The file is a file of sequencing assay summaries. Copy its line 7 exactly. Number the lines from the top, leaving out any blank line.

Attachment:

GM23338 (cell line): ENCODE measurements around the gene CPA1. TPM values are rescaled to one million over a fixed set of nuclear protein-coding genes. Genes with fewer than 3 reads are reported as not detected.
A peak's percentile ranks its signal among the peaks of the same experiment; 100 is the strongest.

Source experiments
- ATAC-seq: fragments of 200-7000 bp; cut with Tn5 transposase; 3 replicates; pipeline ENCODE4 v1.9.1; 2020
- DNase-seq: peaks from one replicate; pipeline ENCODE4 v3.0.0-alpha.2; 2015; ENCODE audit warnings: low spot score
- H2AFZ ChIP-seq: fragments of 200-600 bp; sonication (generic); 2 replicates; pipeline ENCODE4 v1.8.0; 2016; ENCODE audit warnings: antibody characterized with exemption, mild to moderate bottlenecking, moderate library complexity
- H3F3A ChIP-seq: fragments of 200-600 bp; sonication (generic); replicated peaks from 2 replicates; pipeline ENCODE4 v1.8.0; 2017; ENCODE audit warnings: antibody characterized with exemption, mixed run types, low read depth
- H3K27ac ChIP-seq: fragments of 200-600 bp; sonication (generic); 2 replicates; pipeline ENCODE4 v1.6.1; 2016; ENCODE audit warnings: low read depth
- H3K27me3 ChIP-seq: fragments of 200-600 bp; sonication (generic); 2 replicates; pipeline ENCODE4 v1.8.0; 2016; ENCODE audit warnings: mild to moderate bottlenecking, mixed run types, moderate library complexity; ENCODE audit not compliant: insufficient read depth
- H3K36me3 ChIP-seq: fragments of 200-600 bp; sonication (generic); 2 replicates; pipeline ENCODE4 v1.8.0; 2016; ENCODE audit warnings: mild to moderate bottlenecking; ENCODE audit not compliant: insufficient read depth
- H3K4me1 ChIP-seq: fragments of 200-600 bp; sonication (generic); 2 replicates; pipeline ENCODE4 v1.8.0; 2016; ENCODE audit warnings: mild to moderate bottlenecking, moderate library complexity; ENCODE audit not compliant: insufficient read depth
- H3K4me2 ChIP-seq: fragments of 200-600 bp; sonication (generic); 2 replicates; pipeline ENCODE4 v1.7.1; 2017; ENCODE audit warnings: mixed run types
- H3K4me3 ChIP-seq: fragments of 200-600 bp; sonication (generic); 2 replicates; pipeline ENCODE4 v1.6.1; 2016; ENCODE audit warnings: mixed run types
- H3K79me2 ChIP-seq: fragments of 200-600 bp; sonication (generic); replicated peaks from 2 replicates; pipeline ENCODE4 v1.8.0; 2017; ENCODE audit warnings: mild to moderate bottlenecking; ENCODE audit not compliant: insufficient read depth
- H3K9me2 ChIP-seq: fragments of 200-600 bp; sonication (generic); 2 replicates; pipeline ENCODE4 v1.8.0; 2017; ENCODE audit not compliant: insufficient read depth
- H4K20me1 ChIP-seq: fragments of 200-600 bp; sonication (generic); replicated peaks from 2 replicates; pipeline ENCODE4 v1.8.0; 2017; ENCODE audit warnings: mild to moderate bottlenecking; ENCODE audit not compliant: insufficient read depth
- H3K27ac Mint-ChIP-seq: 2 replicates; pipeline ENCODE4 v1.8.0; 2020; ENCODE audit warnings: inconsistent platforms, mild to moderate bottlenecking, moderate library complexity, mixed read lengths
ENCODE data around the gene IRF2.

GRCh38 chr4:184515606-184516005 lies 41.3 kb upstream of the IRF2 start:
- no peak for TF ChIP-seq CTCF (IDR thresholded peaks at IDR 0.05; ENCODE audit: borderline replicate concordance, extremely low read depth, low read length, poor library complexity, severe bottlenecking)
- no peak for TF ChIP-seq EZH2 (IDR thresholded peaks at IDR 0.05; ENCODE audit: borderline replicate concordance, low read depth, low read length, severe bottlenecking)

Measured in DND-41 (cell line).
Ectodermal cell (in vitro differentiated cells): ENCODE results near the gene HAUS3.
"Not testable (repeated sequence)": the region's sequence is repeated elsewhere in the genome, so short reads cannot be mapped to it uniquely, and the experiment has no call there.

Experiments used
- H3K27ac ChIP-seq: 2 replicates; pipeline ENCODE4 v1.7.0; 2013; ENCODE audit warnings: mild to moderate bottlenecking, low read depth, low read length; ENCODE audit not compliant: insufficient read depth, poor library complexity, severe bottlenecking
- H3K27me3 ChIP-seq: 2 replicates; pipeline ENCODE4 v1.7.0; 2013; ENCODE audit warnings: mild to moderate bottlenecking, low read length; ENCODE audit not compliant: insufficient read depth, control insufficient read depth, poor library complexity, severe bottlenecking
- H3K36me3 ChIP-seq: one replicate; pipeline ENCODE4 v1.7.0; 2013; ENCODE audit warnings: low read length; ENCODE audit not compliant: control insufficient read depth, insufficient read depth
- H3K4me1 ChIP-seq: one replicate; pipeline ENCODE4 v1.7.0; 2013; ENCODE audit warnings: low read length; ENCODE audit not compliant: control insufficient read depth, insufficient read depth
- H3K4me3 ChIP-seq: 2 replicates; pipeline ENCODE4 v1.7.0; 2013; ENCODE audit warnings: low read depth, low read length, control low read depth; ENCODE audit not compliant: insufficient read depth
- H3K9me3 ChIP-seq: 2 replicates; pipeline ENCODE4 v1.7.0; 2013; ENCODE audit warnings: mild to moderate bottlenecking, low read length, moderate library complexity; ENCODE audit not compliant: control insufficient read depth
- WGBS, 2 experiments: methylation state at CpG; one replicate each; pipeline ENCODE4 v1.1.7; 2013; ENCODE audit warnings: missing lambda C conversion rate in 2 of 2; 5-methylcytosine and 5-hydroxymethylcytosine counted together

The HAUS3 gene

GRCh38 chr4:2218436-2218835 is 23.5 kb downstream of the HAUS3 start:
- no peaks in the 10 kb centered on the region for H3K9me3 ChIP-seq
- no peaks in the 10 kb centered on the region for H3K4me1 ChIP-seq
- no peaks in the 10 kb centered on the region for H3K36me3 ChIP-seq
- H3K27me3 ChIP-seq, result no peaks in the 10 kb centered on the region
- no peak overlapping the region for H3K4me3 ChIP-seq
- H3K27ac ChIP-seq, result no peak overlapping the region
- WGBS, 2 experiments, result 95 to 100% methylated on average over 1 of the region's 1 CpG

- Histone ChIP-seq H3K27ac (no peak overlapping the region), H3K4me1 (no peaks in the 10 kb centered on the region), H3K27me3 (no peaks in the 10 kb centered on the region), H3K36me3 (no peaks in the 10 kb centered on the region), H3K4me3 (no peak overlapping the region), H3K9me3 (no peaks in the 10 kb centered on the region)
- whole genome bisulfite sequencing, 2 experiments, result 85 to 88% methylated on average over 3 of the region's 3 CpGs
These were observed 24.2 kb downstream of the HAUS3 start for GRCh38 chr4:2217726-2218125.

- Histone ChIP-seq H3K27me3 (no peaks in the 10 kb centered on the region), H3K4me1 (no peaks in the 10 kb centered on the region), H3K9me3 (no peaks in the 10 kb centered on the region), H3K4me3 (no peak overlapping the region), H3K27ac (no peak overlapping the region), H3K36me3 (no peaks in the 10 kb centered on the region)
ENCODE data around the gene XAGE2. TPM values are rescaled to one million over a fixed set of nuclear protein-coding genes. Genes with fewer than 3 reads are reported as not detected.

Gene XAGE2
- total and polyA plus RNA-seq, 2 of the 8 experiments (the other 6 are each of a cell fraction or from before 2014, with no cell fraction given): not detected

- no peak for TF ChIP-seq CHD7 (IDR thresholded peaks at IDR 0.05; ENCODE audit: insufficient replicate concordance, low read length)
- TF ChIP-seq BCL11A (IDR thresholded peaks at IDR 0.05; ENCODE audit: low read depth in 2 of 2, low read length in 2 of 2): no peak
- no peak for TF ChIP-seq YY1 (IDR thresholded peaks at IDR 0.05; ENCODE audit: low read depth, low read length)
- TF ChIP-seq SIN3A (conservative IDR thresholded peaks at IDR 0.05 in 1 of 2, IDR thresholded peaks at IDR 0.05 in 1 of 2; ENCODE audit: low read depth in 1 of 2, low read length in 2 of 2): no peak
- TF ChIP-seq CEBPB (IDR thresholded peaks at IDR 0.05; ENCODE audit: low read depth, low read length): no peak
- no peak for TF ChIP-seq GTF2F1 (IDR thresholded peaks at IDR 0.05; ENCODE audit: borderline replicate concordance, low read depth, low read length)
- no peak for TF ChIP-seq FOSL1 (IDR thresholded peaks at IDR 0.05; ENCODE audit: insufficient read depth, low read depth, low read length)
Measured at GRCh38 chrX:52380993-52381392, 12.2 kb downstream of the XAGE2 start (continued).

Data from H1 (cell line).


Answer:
- H3F3A ChIP-seq: fragments of 200-600 bp; sonication (generic); replicated peaks from 2 replicates; pipeline ENCODE4 v1.8.0; 2017; ENCODE audit warnings: antibody characterized with exemption, mixed run types, low read depth